By Jim Parker / The Post and Courier
October 10, 2015
Finding a sure-fire answer to a tornado’s destructive path on Johns Island last month recalls the proverbial needle and haystack — or in this case, debris-strewn fields.
A few clues have emerged, though, less than two weeks after the storm.
Dozens of homes sustained damage, and Sonny Boy Lane was hit as hard as any single street. Blue tarps covered roofs on a number of the sprawling homes on large lots, and at least one house was mostly destroyed. At the same time, an Amerisips-built house, fit together with structural insulated panels “to withstand 200 mph winds,” absorbed minor damage to the siding, back stairs and a few broken windows, the company says. The house is next door to homes that suffered roof damage and across the street from the totaled brick house.
Amerisips, a Berkeley County-based builder specializing in energy-efficient, eco-friendly construction, credits its “EcoShell” design for protecting the three tiered house. The company has highlighted the home’s ability to survive a natural disaster. Amerisips co-owner Steve Bostic went so far as to entitle a mini fact sheet with photos as “Amersips in the Eye of the Storm.”
Whatever happened precisely, Linda Geronilla stands behind the builder’s handiwork. Her husband is a Charleston area physician, and she holds a doctorate in psychology — focused on assisting people with trauma.
“I am super impressed with Steve’s construction,” she says. “Compared to my neighbors, hearing their stories, I had very little damage.”
According to Amerisips, about 80 homes were damaged in the Brownswood Road and Sonny Boy Lane areas of northern Johns Island. The tornado struck at 1 A.M. Sept. 25.
In the past 10 days or so, the company penned a “home design profile” of the Geronillas’ house. They called the posh home “Amerisips most advanced EcoShell home to date.”
Among the high-tech features, the company pointed out its SIPs — structural insulated panels. These extra-strong pieces of wood or magnesium oxide sandwich layers of insulation. They’re manufactured to handle winds up to 200 mph. To put the speed into perspective, it’s on par with race cars’ fastest super-speedway laps.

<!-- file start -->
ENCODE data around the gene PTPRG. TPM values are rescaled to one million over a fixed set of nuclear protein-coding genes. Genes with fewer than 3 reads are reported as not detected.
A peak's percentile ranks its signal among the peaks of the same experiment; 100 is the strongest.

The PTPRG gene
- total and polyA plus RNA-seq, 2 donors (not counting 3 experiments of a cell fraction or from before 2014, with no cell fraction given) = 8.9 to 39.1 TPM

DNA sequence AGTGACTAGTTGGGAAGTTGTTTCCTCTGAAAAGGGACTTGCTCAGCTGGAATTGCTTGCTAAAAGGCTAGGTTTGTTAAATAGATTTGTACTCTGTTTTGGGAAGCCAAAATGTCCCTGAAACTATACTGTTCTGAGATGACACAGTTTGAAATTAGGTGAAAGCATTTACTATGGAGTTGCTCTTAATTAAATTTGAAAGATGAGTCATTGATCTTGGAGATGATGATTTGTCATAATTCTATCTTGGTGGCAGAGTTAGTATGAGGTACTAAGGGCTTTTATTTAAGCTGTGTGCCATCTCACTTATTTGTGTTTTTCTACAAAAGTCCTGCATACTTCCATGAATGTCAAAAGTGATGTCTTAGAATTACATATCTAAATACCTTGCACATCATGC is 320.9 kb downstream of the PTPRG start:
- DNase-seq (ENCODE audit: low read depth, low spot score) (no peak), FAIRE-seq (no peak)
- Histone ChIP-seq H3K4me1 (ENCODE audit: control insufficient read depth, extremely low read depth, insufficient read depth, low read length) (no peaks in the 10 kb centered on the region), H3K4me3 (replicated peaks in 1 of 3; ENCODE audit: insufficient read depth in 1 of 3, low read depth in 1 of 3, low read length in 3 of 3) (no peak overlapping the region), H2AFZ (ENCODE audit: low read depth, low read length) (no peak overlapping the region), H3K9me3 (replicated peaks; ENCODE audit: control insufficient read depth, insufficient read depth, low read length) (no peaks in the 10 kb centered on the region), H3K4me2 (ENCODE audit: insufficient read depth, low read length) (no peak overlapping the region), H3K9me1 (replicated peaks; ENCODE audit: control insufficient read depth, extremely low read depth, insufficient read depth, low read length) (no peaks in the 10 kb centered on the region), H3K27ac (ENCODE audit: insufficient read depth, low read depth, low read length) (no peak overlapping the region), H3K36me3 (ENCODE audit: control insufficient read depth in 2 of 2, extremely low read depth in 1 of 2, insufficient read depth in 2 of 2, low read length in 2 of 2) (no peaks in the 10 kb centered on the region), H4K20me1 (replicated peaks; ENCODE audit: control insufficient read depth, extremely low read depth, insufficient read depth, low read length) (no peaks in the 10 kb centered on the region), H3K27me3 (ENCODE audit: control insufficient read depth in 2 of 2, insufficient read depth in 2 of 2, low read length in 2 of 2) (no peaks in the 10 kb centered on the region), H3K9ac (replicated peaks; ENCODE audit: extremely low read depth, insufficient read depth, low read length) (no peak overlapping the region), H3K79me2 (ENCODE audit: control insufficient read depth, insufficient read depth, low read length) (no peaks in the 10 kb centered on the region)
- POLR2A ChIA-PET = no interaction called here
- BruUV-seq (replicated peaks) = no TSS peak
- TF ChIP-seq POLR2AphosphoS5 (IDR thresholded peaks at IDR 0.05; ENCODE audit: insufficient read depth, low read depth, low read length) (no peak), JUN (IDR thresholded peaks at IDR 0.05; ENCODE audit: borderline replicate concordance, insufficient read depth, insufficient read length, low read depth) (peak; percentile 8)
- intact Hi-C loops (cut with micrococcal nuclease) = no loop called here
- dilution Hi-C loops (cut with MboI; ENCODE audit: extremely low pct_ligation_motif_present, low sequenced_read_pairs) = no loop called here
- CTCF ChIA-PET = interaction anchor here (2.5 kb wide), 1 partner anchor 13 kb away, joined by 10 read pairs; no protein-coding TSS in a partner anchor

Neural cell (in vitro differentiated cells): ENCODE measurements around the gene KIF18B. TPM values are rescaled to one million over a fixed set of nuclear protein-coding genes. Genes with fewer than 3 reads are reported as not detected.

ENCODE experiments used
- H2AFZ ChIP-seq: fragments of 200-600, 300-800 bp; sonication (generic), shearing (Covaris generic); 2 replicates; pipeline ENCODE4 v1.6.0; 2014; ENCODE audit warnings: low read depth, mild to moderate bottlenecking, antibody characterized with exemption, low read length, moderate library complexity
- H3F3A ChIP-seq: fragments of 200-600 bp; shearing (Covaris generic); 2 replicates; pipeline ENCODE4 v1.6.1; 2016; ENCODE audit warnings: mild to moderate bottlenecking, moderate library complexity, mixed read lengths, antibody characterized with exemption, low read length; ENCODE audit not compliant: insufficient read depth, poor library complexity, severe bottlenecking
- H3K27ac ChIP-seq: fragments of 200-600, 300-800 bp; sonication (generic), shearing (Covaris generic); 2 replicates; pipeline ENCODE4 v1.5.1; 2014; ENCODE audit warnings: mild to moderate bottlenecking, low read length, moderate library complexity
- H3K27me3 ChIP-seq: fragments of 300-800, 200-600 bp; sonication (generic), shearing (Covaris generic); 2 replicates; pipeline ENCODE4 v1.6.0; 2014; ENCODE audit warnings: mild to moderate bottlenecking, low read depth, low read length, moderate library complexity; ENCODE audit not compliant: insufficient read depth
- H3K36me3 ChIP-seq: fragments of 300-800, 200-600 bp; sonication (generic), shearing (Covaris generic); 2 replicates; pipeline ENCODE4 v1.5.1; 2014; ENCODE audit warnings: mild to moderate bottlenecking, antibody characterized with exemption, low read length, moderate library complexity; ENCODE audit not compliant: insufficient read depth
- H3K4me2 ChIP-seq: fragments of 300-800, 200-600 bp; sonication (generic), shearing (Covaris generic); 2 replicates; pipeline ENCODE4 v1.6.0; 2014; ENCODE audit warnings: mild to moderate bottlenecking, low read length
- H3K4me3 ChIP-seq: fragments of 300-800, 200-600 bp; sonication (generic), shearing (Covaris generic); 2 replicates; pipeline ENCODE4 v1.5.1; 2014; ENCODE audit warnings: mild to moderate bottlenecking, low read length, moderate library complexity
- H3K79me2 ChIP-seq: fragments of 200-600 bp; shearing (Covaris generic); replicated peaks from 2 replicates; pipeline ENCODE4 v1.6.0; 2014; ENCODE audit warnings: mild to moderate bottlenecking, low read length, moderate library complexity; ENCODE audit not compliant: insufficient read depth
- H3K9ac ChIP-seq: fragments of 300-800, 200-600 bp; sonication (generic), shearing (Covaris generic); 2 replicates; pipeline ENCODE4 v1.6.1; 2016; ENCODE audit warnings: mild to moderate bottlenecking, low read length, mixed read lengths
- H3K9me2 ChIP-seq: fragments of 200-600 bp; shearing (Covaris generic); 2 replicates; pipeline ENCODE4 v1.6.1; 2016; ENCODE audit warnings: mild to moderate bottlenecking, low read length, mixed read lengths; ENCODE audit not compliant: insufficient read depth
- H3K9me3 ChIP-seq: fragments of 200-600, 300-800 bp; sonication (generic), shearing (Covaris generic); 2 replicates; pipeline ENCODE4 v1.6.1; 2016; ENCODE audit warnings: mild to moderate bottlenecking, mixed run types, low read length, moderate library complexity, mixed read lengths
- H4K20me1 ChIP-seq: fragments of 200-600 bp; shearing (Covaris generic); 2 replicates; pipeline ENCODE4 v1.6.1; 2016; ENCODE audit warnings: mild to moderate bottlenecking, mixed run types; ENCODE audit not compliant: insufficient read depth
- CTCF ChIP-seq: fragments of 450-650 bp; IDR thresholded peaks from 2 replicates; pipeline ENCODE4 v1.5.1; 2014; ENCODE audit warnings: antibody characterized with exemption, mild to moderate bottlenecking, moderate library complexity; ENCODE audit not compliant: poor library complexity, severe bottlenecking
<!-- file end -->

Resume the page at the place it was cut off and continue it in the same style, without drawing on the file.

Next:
“We started out designing buildings” with the metal SIPS before graduating to homes, Bostic says. Magnesium oxide wallboards provide construction strength as well as resistance from fire, moisture, mold and mildew. Amerisips markets its metal SIPs under the Insulsteel Building Enclosures label.
The tornado proved to be a fair test of the panels’ actual strength, Bostic says, noting that it’s hard to reproduce 175-200mph winds in a lab.
Other perks of the EcoShell include:
• Solar photo voltaic system which will yield annual electric bills estimated at $200 a year. Bostic says the system, which uses rooftop panels, was not damaged in the storm.
• Solar lithium ion batteries to provide power “off the grid” during emergencies.
• Solar thermal hot water heating.
• Hurricane impact glass windows that protect the home from severe water and airborne object damage.
• Two hour rated fire wall protection.
• EPA Indoor airPLUS air quality certification declaring the household to be super clean for breathing.
• U.S. Green Building Council Leadership in Energy and Environmental Design (LEED) certification.
• U.S. Department of Energy “Zero Energy Home” certification, which shows that the house doesn’t expend any more energy on heat, lights, air conditioning and appliances than it generates from solar and thermal power.
“It literally is self-sustaining,” Bostic says.
Amerisips counts PGT Industries as a key supplier. PGT builds custom aluminum, vinyl and impact resistant house windows, doors and porch enclosures.
Elsewhere, the home is designed with a rainwater collection cistern to reduce annual water consumption and sewer usage to minimum costs. The Unico brand clean air filtration system stays “extremely quiet,” Bostic says.
By combining the energy-efficient ingredients into a single EcoShell, Amerisips has emerged as “the only certified builder in the area to meet the Zero Energy Home standards,” Bostic says.
The EcoShell, he says, “should go into everyone’s house.” A protective, energy efficient structure can be adapted for affordable housing, Bostic says, or for “big builders, who’ve got the land but are having trouble with the shell.”